It is possible to be proactive. Consider what trap many patients are falling into and then fix that thing … ahead of time. This avoids, for example, the front desk calling in fire drill mode time after time. Whatever is causing multiple patients difficulty, get with the other party and try to sort it out.
For example, if lots of referrals are going back and forth between two provider organizations, figure out how to operationalize working together better.
7. When/if looking to scale, get real. No one is going to get the buy-in from their organization to collaborate unless the organizational WIIFM (what’s in it for me) is front and center.
Never is this more crushingly true than in the healthcare industry. You can’t just go in and say it’s good for patients.
Let me underline this point with a quote from a Substack entitled “I wasted $40k on a fantastic startup idea.” Here’s the quote:
“It had been a bit of a working assumption of mine ... that if you could improve the health of the patients then, you know, [organizations] would [go] for that.”
Yeah. No, they won’t … unless the organizational WIIFM resonates.
You have to figure out how what you want to do on behalf of patients helps your organization and the other party achieve some organizational strategic imperative or pillar or whatever they call it this fiscal year.
Go ahead and start the story with the patient benefit, but you have to figure out how doing right by the patient will improve revenue, HCAHPS scores, quality metrics, star ratings; improve predictable spend; reduce shock claims; avenge a competitor and steal their market share; gang up against a common enemy; improve OR utilization; etc.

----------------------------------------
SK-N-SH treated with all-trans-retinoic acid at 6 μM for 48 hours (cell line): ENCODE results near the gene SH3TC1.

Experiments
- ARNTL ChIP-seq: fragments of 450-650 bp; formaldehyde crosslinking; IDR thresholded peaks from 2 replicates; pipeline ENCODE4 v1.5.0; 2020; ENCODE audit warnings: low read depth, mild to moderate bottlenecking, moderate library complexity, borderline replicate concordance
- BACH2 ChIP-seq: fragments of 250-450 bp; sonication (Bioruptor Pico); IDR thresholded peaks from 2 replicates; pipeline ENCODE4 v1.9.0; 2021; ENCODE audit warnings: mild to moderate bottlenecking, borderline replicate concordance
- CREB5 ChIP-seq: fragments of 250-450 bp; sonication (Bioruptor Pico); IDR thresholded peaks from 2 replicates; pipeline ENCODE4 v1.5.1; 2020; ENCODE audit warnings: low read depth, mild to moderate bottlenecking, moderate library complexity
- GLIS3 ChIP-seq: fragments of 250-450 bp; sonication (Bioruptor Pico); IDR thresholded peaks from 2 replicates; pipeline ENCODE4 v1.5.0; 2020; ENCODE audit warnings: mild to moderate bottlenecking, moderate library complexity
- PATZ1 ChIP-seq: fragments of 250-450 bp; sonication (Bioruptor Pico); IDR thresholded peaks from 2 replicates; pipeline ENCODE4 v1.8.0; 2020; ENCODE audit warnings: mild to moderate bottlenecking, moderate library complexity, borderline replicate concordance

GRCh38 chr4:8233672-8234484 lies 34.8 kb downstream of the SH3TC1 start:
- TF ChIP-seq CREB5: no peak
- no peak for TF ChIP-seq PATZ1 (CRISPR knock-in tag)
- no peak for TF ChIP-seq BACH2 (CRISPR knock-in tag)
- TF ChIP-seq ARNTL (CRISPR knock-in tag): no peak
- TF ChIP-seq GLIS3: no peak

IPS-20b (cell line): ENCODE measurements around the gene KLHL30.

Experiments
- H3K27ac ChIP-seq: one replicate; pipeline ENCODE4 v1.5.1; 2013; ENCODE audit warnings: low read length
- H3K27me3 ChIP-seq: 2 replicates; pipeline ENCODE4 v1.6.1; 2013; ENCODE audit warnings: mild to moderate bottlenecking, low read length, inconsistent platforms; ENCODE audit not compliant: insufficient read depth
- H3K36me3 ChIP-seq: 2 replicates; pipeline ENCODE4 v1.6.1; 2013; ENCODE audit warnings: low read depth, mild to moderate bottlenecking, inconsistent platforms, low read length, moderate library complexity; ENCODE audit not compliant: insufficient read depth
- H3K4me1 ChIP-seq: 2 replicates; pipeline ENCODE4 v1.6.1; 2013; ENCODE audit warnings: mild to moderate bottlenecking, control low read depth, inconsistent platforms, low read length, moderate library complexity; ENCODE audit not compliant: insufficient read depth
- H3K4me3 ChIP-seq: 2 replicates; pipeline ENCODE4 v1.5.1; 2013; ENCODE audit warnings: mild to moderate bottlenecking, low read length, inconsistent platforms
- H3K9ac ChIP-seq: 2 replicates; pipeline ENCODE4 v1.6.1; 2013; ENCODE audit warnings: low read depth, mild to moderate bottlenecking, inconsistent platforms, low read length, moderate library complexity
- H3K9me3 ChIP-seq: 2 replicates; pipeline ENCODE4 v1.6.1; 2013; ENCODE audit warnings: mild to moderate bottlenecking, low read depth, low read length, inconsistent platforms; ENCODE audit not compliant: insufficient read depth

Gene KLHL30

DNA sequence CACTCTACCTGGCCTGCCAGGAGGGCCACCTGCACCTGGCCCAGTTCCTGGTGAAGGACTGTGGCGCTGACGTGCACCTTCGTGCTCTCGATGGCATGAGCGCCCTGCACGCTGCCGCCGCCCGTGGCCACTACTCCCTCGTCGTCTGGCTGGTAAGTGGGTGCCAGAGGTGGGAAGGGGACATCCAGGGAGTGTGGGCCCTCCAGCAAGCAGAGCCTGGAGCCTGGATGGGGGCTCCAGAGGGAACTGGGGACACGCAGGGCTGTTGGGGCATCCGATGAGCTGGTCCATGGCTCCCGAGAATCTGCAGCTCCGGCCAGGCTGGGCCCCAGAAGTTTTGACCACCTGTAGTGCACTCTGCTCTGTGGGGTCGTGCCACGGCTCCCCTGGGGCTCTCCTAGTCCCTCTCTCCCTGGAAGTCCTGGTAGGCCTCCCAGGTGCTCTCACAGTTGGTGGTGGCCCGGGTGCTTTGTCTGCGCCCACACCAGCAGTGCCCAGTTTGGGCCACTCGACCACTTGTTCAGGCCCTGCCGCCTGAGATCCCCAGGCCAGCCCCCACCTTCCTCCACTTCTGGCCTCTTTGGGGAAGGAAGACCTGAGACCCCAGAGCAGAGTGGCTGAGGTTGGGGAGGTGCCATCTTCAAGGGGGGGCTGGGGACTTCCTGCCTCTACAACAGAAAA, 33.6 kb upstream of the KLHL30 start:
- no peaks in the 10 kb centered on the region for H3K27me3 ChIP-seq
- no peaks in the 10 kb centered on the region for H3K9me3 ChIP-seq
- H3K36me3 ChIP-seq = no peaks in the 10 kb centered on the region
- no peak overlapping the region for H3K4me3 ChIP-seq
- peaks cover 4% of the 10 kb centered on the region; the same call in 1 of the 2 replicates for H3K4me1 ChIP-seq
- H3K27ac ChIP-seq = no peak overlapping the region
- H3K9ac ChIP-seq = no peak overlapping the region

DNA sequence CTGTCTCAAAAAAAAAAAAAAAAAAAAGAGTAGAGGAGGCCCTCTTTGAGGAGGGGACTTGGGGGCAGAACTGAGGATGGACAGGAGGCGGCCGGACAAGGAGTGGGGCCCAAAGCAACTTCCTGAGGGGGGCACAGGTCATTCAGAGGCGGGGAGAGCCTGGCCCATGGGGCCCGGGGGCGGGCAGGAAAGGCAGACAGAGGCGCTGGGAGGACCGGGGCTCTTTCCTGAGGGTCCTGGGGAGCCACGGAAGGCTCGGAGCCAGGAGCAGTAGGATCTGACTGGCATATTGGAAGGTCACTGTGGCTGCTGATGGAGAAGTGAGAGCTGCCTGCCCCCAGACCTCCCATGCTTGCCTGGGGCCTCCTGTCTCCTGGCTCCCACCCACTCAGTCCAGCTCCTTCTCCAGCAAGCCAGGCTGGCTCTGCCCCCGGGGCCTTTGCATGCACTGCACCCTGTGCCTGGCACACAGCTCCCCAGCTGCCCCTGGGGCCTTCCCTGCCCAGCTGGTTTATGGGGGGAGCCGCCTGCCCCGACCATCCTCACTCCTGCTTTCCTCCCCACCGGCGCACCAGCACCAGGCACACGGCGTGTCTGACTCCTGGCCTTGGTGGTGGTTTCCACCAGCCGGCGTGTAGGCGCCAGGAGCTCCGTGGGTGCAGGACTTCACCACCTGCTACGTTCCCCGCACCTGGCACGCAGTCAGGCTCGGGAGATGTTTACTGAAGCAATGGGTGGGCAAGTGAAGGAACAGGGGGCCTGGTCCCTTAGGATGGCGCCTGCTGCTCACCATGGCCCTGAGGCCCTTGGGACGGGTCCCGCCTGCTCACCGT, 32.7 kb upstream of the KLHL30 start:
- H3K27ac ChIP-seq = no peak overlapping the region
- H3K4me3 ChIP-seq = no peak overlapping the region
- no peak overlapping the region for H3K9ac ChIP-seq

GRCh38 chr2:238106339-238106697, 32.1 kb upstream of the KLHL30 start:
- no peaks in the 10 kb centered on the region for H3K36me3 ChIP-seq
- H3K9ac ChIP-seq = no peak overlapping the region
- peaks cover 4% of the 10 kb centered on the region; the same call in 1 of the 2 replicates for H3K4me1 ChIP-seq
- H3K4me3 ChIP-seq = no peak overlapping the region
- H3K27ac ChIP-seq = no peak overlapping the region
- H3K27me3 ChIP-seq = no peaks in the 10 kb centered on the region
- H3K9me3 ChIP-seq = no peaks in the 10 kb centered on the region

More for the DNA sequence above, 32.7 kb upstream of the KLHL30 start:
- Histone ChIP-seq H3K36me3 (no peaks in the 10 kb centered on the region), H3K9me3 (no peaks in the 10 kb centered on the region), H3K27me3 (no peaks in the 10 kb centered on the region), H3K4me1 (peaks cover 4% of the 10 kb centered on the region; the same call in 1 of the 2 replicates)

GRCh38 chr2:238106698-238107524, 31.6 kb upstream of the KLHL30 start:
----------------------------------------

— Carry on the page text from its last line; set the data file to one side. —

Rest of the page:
Wow, this is paradoxical to the whole idea of lower total cost of care, you might say. And it could be if achieving some revenue-centric business goal is the only goal or the primary goal. But if you can fold your patient-centric collaboration idea into a PowerPoint slide with an organizational imperative as the headline, you’ll have a shot of getting your way.
Personally, I aim for impact; and impact means reaching more patients than it’s possible to reach if a solution only appeals to those with a true mission to improve patient care. Sadly, this is a vanishingly small percentage of the people who work in many healthcare organizations at this time.
8. Need an ace up your sleeve? Start talking about the legacy we will leave behind.
If the conversation stalls, start talking about the healthcare system we want to leave behind to our children and grandchildren. What do we need our organization(s) to look like in 25 years to align with that vision? What little things can we do now to being to point toward a future we can be proud of?
Listen to the Relentless Health Value podcast with David Muhlestein PhD, JD (EP364) for more on this.
Stacey Richter, Co-President In addition to hosting Relentless Health Value, Stacey is co-president of QC-Health, a benefit corporation finding cost-effective ways to improve the health of Americans. She is also co-president of Aventria Health Group.
Making a difference in patient care by helping patients, providers, and payers collaborate on shared priorities